Your current ideas of capturing energy from tidal and wave motion don't have to be technical marvels. Think paddle wheel on a pier with waves, which will create energy in both directions [waves coming and going] tied to a generator that can power dozens of neighborhoods, not full cities. Think simple and decentralize the idea of utilities. The same goes for wind and geothermal. Think of utilities for groups of homes in a cluster. You won't have a grid failure if there is no grid. This is the way of the future, and you'll be more inclined to have it sooner than later if you do this, and it won't cost as much….”

"Fast-Tracking" - Feb 8, 2014 (Kryon Channelling by Lee Carroll) - (Reference to Fukushima / H-bomb nuclear pollution and a warning about nuclear > 20 Min)

Obama unveils landmark regulations to combat climate change

Obama unveils landmark regulations to combat climate change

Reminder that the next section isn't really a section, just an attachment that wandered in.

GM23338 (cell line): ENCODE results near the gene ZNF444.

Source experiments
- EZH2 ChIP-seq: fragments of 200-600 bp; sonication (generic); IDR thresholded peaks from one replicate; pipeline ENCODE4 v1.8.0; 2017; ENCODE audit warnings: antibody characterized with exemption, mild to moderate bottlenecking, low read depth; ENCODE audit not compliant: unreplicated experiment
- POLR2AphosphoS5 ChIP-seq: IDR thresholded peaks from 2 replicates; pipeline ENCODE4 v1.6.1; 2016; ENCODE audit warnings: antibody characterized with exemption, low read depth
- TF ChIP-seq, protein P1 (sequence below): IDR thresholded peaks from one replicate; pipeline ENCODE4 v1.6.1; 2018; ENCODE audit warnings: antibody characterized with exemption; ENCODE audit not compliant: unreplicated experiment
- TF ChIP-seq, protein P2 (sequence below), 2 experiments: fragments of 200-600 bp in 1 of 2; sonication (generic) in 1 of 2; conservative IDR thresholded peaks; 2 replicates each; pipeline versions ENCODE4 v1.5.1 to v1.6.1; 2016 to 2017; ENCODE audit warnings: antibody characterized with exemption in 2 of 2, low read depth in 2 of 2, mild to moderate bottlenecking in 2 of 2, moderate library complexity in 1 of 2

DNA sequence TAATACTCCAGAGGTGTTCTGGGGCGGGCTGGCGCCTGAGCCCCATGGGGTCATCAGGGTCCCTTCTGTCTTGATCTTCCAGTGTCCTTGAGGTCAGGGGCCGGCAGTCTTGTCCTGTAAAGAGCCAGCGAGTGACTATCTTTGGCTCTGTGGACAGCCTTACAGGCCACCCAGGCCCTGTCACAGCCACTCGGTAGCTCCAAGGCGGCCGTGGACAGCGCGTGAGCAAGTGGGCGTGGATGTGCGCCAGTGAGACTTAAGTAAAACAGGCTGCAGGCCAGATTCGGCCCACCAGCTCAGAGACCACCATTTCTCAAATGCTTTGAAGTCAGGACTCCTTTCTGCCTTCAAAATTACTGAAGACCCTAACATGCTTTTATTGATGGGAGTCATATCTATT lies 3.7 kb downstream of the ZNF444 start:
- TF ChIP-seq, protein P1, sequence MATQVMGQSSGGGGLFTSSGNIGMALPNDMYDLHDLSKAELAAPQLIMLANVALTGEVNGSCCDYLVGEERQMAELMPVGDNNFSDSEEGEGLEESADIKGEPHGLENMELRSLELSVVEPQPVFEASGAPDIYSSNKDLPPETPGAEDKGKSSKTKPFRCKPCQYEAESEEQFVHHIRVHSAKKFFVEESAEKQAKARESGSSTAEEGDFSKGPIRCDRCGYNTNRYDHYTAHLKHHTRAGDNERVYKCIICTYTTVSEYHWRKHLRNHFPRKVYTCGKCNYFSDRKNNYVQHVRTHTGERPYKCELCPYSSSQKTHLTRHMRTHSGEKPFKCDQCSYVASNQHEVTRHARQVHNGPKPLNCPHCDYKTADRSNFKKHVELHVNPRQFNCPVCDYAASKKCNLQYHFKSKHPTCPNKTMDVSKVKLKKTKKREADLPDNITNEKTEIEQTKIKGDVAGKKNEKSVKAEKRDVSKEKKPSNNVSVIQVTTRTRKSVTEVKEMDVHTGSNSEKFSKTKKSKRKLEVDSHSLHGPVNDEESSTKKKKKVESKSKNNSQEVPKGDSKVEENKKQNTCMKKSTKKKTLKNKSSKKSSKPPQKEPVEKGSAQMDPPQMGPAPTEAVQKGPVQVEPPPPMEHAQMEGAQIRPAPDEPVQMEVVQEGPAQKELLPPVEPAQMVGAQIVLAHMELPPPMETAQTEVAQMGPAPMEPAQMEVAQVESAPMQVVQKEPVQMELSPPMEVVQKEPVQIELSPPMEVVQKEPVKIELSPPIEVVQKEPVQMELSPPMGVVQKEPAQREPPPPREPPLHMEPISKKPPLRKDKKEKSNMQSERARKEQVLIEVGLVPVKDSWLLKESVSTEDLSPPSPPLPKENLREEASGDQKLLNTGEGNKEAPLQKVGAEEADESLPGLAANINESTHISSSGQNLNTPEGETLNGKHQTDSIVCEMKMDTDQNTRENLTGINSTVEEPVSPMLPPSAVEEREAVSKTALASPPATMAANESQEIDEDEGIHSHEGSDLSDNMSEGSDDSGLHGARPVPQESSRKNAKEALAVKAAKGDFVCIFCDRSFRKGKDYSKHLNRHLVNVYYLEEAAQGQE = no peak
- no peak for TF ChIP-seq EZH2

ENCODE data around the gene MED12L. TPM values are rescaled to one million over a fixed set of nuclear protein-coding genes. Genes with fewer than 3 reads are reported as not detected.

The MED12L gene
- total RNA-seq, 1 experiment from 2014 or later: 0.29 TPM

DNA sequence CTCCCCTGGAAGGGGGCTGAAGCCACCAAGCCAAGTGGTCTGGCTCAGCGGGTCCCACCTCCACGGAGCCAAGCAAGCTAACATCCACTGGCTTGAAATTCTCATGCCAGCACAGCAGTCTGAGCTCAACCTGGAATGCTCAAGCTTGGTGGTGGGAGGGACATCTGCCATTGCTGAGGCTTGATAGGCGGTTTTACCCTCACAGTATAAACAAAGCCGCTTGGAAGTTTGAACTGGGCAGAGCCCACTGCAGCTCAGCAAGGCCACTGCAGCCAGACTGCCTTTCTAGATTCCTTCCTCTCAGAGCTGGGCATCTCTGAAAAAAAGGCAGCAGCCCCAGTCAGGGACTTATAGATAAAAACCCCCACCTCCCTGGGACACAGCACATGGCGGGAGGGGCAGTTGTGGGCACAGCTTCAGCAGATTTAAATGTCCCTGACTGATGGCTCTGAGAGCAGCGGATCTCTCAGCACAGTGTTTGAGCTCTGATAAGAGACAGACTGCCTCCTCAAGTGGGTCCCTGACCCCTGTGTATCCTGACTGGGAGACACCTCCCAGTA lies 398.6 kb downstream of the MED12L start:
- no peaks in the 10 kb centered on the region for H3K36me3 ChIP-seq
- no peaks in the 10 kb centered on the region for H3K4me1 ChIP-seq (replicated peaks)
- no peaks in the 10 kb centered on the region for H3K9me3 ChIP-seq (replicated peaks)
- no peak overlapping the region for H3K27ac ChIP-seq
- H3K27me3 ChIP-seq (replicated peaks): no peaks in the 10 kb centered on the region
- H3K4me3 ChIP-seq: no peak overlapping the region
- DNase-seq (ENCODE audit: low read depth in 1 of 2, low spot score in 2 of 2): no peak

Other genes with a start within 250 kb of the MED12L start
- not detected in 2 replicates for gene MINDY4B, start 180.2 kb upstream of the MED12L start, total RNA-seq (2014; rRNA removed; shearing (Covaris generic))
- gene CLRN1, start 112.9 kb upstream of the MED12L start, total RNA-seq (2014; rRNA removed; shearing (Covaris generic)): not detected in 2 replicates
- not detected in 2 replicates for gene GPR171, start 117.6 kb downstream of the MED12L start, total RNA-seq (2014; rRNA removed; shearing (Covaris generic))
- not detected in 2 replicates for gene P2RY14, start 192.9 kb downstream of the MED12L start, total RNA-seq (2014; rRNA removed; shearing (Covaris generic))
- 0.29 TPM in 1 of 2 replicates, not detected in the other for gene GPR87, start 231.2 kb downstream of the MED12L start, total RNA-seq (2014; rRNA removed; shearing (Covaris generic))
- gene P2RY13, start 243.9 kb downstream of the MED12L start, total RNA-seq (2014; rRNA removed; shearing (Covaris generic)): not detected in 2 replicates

In a bid to combat climate change, US President Barack Obama announced the Clean Power Plan on Monday, marking the first time power plants have been targeted by mandatory regulations on carbon dioxide emissions in the US.
Google: Earthday 2013

Sunday, April 6, 2008

A Shift in the Debate Over Global Warming

The charged and complex debate over how to slow down
global warming has become a lot more complicated.

Most of the focus in the last few years has centered on imposing caps on greenhouse gas emissions to prod energy users to conserve or switch to nonpolluting technologies.

Leaders of the Intergovernment Panel on Climate Change — the scientists awarded the Nobel Peace Prize last year with former Vice President Al Gore — have emphasized that market-based approach. All three presidential candidates are behind it. And it has framed international talks over a new climate treaty and debate within the United States over climate legislation.